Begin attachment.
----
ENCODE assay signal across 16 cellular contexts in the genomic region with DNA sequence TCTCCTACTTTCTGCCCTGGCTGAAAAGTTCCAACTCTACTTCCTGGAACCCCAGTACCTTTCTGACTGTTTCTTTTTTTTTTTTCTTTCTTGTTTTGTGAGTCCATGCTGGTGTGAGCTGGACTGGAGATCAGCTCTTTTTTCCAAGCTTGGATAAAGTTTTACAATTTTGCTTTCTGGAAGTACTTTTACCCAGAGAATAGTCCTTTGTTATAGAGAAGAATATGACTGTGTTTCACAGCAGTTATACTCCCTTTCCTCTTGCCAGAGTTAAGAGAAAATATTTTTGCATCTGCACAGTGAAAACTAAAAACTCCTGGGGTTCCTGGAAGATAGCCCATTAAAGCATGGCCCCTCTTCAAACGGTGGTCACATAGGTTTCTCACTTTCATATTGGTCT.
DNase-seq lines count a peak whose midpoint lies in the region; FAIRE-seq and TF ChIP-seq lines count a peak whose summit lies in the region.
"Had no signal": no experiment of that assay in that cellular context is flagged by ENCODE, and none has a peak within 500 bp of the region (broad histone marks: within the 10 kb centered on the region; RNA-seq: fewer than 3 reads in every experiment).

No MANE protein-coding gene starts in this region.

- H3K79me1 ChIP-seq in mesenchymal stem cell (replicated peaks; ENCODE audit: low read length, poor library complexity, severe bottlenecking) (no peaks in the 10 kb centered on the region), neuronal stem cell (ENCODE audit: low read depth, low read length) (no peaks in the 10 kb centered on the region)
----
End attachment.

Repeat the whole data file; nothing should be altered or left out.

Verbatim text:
ENCODE assay signal across 16 cellular contexts in the genomic region with DNA sequence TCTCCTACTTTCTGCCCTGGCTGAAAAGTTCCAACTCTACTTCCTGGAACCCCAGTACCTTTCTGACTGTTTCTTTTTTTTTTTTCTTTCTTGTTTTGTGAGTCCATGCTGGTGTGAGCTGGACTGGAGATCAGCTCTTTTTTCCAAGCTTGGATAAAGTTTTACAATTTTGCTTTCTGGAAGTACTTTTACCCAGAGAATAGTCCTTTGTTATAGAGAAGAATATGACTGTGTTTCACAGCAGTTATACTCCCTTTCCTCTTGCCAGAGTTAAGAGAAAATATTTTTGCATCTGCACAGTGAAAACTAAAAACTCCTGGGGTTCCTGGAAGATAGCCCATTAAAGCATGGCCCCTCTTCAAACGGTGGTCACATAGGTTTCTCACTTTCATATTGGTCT.
DNase-seq lines count a peak whose midpoint lies in the region; FAIRE-seq and TF ChIP-seq lines count a peak whose summit lies in the region.
"Had no signal": no experiment of that assay in that cellular context is flagged by ENCODE, and none has a peak within 500 bp of the region (broad histone marks: within the 10 kb centered on the region; RNA-seq: fewer than 3 reads in every experiment).

No MANE protein-coding gene starts in this region.

- H3K79me1 ChIP-seq in mesenchymal stem cell (replicated peaks; ENCODE audit: low read length, poor library complexity, severe bottlenecking) (no peaks in the 10 kb centered on the region), neuronal stem cell (ENCODE audit: low read depth, low read length) (no peaks in the 10 kb centered on the region)